iDEA: Drexel E-repository and Archives >
Drexel Theses and Dissertations >
Paul F. Harron Graduate Program in Television Management theses >
The online transition: the view from inside a major market weekly
Please use this identifier to cite or link to this item:
|Title: ||The online transition: the view from inside a major market weekly|
|Authors: ||Ciervo, Nicholas Robert|
|Keywords: ||Television management|
Television broadcasting of news
|Issue Date: ||Nov-2011 |
|Abstract: ||The media industry is undergoing a change and no one is exempt. No matter the medium, size of the company, or current subscription levels or ratings, the future is in question. Where one is positioned and how one responds to the obstacles and twists will dictate survivability. There are schools of media theorists who believe the convergence of media to be the death of journalism. Others warn that media companies should do all that they can to channel the audience back to their traditional medium. Of course there are also the camps that praise the Internet for its ability to combine traditional media distribution techniques. Where do media companies stand? On which side of the fence do they stand? What are they doing?
This thesis analyzes what one major market weekly newspaper is doing, Big City Weekly, as it will be referred to for anonymity, and compares it to what the analysts are saying and other companies of varying similarities are doing. Broadcast media and print media, national and local, same market and different markets, daily and weekly, all have to formulate strategies many of which may appear to take the same skeletal structure. How does Big City Weekly look in comparison to a major national paper, the leading local paper, the leading papers of other markets, their weekly competitor in Big City, other weekly papers, and the broadcasters?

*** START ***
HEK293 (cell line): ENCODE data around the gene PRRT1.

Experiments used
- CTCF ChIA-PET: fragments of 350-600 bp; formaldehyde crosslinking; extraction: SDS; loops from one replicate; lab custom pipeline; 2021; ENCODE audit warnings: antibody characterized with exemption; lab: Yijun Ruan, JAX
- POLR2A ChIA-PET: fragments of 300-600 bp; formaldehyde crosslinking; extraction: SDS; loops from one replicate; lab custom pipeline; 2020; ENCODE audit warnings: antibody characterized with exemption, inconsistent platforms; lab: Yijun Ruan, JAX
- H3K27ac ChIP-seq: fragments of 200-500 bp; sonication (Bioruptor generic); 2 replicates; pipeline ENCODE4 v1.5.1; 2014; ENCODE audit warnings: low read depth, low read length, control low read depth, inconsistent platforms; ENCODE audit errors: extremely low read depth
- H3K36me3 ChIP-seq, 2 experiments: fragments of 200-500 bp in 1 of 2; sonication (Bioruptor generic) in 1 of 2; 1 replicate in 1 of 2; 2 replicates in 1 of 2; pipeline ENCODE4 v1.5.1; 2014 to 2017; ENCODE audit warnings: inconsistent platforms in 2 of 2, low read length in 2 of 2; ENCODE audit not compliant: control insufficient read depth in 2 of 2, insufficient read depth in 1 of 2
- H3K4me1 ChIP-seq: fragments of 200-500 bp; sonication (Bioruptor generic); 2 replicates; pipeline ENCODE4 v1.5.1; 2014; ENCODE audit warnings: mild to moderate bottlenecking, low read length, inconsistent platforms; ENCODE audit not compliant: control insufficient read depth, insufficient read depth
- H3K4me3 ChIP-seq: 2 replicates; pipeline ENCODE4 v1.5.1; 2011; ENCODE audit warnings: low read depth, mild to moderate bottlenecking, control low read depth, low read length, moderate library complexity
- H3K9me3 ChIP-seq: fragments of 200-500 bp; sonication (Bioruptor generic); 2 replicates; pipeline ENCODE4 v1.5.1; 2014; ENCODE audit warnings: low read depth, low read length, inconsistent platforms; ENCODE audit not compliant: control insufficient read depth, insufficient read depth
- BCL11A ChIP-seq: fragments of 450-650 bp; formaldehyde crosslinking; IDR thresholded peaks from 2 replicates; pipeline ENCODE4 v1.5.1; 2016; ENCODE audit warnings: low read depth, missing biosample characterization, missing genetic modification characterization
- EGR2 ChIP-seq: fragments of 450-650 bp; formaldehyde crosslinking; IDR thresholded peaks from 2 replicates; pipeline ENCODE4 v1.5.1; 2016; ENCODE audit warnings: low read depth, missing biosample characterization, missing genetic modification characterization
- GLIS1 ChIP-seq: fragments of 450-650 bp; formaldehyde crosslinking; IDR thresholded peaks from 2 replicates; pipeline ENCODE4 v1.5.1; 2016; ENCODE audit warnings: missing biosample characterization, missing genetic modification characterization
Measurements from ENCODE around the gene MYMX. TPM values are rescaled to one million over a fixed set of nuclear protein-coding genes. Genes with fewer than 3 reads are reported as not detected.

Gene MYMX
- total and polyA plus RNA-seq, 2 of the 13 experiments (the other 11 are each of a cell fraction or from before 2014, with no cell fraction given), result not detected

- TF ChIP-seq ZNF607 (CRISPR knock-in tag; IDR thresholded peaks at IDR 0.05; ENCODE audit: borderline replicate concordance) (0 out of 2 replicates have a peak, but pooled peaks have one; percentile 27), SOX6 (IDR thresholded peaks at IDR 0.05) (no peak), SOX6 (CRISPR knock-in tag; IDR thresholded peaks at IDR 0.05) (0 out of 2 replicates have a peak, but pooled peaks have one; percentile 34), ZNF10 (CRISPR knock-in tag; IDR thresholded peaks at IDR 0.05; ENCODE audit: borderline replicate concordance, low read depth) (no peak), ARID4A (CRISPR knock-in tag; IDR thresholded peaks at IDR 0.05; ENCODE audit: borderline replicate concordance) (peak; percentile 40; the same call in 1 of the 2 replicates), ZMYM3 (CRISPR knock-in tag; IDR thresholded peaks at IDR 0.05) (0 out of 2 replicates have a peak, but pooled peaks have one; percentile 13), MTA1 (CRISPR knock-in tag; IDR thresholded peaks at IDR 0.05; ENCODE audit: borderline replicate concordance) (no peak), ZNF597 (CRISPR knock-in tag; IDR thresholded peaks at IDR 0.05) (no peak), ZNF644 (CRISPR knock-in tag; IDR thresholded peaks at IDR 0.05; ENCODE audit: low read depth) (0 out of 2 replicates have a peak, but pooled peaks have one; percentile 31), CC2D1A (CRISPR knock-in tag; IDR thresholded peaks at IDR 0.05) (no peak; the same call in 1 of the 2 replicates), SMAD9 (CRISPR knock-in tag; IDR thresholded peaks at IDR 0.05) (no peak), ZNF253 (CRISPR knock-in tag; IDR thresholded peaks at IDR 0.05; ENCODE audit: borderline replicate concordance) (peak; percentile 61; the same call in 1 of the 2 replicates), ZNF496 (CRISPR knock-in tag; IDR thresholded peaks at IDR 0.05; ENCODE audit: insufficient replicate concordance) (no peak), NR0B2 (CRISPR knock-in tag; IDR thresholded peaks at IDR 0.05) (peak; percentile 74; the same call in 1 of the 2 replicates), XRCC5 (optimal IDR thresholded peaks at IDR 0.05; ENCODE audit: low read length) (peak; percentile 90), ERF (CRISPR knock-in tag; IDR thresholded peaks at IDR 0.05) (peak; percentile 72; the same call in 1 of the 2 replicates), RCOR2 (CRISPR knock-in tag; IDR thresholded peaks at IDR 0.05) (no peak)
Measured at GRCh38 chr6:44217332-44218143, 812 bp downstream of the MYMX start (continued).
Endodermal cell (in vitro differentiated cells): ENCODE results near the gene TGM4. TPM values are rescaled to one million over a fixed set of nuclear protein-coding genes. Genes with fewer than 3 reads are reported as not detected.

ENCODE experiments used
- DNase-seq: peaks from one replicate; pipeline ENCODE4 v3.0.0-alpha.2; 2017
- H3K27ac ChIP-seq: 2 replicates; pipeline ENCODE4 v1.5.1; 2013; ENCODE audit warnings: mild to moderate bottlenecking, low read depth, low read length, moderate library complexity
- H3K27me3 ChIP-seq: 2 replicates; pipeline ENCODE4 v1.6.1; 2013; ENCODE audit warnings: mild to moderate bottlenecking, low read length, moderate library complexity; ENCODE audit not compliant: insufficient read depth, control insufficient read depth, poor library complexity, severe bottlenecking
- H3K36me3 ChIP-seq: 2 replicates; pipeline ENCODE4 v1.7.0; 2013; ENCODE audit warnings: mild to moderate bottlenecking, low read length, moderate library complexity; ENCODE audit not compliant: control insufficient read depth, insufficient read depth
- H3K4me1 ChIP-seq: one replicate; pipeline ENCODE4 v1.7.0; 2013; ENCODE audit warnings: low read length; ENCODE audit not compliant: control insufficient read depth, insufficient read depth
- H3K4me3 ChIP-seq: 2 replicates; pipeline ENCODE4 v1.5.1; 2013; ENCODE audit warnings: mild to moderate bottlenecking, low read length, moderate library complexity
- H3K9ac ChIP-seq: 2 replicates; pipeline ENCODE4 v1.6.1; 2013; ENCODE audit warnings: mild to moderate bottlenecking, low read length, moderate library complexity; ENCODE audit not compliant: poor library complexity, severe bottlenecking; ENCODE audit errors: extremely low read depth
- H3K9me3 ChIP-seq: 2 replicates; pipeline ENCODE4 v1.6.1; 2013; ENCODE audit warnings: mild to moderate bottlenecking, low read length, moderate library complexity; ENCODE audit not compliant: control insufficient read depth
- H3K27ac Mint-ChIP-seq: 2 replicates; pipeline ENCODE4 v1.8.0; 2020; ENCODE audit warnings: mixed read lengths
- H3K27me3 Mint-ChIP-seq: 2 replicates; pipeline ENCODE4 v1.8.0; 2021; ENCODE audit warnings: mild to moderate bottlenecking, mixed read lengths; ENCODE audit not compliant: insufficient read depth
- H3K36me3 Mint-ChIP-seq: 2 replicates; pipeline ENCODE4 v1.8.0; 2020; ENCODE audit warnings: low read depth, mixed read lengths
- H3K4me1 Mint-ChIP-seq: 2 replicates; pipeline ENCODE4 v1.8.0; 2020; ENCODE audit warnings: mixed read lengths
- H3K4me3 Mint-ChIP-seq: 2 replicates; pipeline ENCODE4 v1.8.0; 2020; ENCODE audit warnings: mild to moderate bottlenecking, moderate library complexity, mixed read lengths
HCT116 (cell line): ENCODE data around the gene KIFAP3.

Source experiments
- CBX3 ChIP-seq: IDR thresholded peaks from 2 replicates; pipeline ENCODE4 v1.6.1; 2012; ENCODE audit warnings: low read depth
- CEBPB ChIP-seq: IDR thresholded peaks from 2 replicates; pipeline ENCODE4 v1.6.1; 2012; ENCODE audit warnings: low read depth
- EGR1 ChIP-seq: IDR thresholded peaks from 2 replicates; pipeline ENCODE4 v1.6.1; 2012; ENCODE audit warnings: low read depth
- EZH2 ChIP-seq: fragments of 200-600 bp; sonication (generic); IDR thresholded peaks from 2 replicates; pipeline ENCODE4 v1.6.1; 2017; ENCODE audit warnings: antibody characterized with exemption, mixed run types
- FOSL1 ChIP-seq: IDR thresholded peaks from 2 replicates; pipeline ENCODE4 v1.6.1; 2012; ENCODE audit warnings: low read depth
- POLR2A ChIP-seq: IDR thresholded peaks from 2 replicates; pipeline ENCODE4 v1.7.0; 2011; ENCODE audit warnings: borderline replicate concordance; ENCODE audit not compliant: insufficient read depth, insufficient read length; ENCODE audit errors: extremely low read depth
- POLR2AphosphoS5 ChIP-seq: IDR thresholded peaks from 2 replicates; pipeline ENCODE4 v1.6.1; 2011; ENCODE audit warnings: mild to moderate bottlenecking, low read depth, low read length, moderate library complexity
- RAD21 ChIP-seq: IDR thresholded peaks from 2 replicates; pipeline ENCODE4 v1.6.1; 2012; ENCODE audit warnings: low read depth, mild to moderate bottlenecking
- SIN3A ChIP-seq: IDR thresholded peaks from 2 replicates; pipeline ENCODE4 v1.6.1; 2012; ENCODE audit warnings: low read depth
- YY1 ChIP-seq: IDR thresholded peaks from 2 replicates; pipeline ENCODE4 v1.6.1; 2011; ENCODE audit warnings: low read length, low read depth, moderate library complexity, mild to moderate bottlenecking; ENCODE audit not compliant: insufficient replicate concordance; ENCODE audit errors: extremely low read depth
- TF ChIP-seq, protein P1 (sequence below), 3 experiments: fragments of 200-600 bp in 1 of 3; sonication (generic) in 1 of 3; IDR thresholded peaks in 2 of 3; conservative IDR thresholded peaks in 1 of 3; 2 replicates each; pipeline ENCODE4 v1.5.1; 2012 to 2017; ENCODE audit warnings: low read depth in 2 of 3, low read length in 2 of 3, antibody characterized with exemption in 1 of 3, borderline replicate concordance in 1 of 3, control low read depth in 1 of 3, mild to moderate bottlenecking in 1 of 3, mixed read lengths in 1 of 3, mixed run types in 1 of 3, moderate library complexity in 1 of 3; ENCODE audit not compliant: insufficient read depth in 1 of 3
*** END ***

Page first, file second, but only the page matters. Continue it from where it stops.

Big City Publications, Inc. considers their publishing strategy to be multi-platform, publishing designated for more than one distribution technique. Their strategy for being such is compared with other “multi-platform” publishers as a way to help define multi-platform. Media companies need to be multimedia companies, print needs to take on broadcasting and broadcasting needs to take on print. The techniques that went into developing other media will still apply, but will be needed in multi-platform environments.|
|Appears in Collections:||Paul F. Harron Graduate Program in Television Management theses|
Drexel Theses and Dissertations
Items in iDEA are protected by copyright, with all rights reserved, unless otherwise indicated.